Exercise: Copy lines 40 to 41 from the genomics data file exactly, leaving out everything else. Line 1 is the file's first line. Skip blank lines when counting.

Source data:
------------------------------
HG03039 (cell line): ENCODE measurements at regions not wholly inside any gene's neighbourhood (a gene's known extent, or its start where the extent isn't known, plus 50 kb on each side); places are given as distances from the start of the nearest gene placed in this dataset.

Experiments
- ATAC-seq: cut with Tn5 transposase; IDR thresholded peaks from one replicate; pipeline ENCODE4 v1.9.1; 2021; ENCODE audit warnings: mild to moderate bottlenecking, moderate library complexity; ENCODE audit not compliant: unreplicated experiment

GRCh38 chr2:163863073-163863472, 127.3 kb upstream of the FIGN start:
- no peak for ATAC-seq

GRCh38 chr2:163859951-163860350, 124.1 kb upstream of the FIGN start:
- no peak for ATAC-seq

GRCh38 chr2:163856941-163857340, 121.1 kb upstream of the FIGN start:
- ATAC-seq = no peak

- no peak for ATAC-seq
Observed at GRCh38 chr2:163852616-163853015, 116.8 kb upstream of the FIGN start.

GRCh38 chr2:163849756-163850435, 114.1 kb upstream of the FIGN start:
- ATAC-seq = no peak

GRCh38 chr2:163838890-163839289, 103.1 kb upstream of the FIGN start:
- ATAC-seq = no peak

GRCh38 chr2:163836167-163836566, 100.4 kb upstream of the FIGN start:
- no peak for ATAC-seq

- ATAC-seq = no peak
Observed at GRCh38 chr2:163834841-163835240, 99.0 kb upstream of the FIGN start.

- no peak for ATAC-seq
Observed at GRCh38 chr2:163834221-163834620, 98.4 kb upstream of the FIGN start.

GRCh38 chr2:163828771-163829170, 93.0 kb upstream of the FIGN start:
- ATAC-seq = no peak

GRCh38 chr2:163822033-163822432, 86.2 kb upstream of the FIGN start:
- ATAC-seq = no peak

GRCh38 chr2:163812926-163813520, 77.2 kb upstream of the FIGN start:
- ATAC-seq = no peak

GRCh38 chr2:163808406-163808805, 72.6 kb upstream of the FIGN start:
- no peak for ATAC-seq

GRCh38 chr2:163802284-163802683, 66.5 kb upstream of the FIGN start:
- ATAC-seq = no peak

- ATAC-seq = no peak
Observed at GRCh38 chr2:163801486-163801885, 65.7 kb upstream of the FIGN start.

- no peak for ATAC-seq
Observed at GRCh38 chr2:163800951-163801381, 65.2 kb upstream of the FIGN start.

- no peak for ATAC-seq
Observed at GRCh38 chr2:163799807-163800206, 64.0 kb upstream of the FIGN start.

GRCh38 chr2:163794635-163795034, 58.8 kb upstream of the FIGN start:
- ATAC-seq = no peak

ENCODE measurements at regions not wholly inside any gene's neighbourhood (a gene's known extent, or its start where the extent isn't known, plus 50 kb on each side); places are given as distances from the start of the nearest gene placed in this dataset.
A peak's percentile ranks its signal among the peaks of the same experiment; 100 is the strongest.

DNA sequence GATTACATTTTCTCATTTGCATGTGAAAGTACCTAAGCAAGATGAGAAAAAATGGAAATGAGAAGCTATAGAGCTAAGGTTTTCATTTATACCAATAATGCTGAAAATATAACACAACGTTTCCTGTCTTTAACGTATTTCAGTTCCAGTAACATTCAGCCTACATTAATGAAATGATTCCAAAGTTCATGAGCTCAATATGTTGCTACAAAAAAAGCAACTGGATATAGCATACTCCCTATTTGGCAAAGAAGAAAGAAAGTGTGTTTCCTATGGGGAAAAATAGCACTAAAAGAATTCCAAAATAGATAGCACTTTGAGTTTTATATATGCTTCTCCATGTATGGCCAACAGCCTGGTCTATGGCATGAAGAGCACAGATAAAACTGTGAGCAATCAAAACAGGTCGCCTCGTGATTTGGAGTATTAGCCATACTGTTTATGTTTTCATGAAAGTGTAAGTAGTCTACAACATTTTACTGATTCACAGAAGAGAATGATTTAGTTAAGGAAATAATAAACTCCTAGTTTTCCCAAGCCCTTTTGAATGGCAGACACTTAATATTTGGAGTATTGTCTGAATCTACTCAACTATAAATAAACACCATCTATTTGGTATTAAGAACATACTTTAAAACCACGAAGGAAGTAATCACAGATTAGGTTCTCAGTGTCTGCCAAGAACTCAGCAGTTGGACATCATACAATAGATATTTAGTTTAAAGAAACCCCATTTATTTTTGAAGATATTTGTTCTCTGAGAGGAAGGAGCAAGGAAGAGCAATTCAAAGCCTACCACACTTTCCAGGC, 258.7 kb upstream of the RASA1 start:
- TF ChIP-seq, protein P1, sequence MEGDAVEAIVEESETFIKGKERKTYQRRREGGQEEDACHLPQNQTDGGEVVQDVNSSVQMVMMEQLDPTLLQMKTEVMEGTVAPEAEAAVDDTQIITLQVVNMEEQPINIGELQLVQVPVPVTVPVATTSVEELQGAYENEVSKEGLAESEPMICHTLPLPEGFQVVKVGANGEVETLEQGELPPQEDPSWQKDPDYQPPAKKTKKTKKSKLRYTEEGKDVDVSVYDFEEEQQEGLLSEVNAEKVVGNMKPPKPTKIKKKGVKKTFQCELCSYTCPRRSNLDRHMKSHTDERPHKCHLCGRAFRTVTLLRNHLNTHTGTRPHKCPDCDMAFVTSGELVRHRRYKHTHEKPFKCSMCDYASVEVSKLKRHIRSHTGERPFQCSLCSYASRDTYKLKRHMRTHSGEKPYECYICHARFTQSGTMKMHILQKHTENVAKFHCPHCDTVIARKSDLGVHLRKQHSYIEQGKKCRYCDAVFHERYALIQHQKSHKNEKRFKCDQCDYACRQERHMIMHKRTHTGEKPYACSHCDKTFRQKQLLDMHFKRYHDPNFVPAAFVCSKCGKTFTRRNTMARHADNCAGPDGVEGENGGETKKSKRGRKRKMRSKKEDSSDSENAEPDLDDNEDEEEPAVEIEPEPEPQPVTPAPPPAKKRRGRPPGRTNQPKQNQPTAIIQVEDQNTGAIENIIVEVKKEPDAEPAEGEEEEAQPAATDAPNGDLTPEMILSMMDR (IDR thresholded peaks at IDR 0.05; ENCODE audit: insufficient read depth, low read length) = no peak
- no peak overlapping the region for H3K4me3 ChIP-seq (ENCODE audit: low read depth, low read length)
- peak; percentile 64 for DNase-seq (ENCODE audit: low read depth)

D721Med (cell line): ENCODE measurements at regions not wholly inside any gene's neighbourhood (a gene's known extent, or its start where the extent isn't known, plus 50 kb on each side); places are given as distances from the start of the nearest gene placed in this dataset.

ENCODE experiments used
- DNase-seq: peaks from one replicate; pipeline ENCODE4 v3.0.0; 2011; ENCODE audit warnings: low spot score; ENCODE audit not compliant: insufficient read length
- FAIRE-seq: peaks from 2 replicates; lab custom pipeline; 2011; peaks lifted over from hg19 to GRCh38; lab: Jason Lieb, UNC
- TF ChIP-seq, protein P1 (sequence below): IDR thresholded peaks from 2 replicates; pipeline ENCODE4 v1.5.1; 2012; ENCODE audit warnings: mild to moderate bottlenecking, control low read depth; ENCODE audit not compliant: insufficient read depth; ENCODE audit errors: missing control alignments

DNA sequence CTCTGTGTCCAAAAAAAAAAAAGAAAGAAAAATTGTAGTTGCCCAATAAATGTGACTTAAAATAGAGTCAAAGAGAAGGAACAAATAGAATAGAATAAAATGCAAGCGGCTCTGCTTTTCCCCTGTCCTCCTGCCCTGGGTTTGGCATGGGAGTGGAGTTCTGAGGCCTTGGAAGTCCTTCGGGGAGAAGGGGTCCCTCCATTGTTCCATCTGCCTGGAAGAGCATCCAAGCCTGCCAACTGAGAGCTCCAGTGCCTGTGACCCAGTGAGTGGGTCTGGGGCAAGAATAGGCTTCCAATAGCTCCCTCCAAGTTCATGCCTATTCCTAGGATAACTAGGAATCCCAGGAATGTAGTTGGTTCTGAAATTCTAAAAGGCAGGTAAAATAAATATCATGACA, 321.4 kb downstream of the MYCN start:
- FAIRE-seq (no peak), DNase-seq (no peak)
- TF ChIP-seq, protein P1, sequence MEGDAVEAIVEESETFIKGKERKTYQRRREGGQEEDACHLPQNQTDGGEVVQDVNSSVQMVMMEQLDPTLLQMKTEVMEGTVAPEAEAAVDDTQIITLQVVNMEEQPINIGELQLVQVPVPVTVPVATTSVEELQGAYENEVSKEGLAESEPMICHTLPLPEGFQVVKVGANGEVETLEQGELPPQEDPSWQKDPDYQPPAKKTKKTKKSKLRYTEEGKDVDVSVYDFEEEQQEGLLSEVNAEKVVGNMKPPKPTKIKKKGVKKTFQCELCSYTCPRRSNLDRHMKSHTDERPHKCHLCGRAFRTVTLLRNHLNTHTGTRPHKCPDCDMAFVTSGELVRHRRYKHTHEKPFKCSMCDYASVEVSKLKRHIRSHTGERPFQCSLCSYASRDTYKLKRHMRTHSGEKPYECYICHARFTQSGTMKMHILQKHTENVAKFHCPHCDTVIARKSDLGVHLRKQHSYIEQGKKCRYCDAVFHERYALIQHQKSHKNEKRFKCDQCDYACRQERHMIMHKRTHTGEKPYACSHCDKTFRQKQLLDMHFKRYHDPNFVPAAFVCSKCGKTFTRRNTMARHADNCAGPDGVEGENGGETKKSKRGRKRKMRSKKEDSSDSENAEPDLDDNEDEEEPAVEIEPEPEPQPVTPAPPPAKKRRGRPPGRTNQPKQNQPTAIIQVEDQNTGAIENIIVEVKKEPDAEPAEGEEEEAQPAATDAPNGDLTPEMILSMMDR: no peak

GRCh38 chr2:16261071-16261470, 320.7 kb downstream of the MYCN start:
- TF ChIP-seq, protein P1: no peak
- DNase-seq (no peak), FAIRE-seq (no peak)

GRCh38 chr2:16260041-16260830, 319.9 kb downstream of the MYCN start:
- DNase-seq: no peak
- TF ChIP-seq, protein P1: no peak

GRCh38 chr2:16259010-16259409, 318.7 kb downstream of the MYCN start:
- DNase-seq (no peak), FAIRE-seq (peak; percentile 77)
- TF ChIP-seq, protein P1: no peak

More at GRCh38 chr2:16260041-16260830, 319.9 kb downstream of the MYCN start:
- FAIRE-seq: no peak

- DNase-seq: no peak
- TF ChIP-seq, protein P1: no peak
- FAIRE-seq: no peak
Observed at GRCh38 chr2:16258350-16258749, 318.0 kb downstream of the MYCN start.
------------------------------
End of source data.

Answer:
ENCODE measurements at regions not wholly inside any gene's neighbourhood (a gene's known extent, or its start where the extent isn't known, plus 50 kb on each side); places are given as distances from the start of the nearest gene placed in this dataset.
A peak's percentile ranks its signal among the peaks of the same experiment; 100 is the strongest.